2011 Year In Review

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2010 Dietary Guidelines

Hightlights include:

REDUCE: daily sodium intake to less than 2,300 milligrams (mg) and further reduce intake to 1,500 mg if you are are 51 and older and if you are are African American or have hypertension, diabetes, or chronic kidney disease. Reduce the intake of SOFAS, which are calories from solid fats and added sugars. Limit the consumption of foods that contain refined grains.

INCREASE: fruits and vegetables, especially dark-green and red and orange vegetables and beans and peas, whole grains, skim milk and get more potassium, fiber, calcium and vitamin D


MyPlate, the newest incarnation of the USDA’s food icons was introduced as a replacement for MyPyramid in June, 2011. It has five main food groups: vegetables, fruits, grains, dairy and protein. Directions are simple: fill half your plate with fruits and vegetables. Make the other half lean protein and whole grains. There’s a website for MyPlate at http://www.choosemyplate.gov

Salt Research

Dementia: 1262 healthy older people in Canada were divided into 3 groups based on their sodium intake. They found those with the highest sodium intake were more significantly more likely to lose cognitive function over the next 3 years than those with lowest sodium intake.

Heart failure: A prospective study followed a group of 123 systolic heart failure patients whose condi- tion was stable for at least 3 months at home. Patients were divided into 3 groups based on their average sodium intake, which was 1400, 2400 and 3800 mg per day. After 3 years of follow-up, hospitalization for heart failure occurred in 12%, 15%, and 46% of patients in the low, moderate, and high-sodium groups, respectively. The authors concluded, “These data provide support for more stringent sodium intake guide- lines than those currently recommended for HF patients.”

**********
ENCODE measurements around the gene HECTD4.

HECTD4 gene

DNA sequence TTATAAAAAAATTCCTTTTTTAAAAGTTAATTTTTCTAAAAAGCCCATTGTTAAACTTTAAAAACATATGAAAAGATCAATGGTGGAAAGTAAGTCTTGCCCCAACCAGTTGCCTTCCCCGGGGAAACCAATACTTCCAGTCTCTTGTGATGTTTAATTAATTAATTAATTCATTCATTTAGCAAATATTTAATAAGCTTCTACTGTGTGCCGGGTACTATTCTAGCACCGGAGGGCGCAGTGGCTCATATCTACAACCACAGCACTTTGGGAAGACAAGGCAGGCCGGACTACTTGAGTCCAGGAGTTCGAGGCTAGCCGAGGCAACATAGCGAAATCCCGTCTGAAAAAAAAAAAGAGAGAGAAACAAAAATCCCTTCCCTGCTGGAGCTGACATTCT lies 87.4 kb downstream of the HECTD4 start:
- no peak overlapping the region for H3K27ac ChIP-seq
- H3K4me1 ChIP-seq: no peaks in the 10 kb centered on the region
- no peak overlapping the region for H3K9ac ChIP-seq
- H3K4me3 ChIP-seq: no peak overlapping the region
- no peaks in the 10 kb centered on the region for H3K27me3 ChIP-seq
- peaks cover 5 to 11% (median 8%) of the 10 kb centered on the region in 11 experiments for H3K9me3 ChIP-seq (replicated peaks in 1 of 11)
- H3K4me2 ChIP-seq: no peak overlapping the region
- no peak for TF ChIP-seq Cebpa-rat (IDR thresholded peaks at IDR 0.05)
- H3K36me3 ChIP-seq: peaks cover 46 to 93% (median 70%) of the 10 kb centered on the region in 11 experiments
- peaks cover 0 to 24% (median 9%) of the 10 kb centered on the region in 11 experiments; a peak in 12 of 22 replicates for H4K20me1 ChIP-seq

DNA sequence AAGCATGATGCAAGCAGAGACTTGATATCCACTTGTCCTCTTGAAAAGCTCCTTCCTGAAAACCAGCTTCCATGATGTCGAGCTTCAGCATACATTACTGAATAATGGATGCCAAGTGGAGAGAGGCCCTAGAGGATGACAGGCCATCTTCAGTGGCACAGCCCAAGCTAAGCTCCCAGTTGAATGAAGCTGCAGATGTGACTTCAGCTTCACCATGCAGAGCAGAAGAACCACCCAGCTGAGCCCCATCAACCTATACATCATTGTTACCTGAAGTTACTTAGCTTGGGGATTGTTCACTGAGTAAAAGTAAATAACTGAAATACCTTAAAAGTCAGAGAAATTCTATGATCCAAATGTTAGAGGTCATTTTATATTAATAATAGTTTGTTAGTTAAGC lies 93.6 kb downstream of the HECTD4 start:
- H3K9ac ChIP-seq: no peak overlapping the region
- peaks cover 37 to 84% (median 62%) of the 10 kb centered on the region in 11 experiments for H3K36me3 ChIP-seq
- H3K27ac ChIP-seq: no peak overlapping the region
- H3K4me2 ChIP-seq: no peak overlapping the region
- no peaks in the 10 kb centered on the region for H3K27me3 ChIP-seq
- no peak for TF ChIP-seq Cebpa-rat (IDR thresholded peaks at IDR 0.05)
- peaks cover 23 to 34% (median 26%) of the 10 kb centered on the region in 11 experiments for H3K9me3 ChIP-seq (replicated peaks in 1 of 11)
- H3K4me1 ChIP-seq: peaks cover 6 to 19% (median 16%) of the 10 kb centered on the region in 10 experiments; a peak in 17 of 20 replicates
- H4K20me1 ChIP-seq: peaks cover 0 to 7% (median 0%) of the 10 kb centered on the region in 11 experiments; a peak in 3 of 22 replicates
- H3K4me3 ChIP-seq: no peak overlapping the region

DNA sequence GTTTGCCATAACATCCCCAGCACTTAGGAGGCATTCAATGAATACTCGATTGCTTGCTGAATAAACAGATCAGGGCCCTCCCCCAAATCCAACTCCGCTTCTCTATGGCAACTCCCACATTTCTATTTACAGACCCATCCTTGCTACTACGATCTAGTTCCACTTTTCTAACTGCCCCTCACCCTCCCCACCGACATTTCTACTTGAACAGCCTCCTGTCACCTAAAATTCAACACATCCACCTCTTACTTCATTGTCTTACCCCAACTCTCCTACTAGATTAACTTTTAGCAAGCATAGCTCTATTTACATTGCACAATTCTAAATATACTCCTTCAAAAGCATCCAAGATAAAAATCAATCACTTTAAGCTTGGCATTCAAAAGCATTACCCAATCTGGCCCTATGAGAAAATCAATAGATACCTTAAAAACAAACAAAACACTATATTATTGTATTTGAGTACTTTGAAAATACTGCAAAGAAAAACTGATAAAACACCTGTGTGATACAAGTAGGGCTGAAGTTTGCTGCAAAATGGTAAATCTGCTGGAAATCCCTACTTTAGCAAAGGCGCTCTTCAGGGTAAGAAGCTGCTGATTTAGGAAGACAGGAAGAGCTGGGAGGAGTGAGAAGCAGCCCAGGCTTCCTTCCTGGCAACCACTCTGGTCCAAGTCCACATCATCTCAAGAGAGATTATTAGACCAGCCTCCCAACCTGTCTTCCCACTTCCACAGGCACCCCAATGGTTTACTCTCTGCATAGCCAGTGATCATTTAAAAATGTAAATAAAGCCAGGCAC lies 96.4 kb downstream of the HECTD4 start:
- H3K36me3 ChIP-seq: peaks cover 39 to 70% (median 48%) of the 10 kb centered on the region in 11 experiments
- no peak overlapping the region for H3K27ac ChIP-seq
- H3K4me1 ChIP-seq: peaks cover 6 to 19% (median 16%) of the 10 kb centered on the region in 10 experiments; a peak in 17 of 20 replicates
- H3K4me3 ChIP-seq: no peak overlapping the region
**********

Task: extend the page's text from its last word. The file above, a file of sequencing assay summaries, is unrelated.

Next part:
Mortality: A recent study found increasing dietary sodium by 1000 mg/day increased total mortality by 20% whereas an increase of 1000 mg of potassium/day reduced total mortality by about 20%.


Mortality from many: The Iowa Women’s Health Study found a modest but statistically significant increased risk of dying in those that took a multivitamin supplement. They also found that those women taking supplements of folic acid, vitamin b-6, copper, zinc, magnesium, and especially iron were significantly more likely to die than those not taking those supplements.

Omega 3 good for the heart: A study found that omega-3 fatty acid supplements helped prevent the build up of scar tissue in the heart. Another study found that patients receiving an Omega-3 supplement had a 10% increase in heart function. Omega-3-rich seafood should be part of a heart healthy diet and those who consume little or no fish may well benefit from a daily 0.5 to 2g Omega-3 supplement.

Vitamin D benefits: Vitamin D supplements may help lower the risk for vision loss. Researchers found women with the highest levels of Vitamin D 25-OH-D actually had a significantly reduced risk of develop- ing age-related macular degeneration (AMD) compared with women with low levels. Given the known harmful effects of ultraviolet radiation in promoting AMD, this result is a bit perplexing although it is con- sistent with one earlier study that found AMD was associated with poorer vitamin D status. Dr. Millen’s data did show that increased vitamin D from dietary sources was associated with a reduced risk of developing early AMD.

Calcium risk: Taking calcium supplements seems to reduce risk for osteoporosis only slightly while at the same time it appears to significantly increase the risk of having a heart attack by 30%. Vitamin D supplements will help lower that risk but they won’t prevent the adverse risks of the calcium.

Soy is Safe

Two recent studies of women who survived breast cancer both found consuming more soy food appears if anything to decrease the risk of breast cancer recurrence or death among survivors of breast cancer taking estrogen blocking drugs.

Great Fat Debate

Harvard researchers found from a study analysis that the consumption of some foods was correlated with weight gain: potato chips (1.69 pounds), potatoes (1.28 pounds), sugar-sweetened beverages (1.00 pounds), unprocessed red meats (0.95 pounds), and processed meats (0.93 pounds). Other food items as- sociated with weight gain included butter, refined grains, sugar-containing drinks, and sweets and desserts. By contrast, each serving of nuts, whole grains, fruits, vegetables, and yogurt consumed were all associat- ed with a modest reduction in body weight. And those who exercised were less likely to gain.

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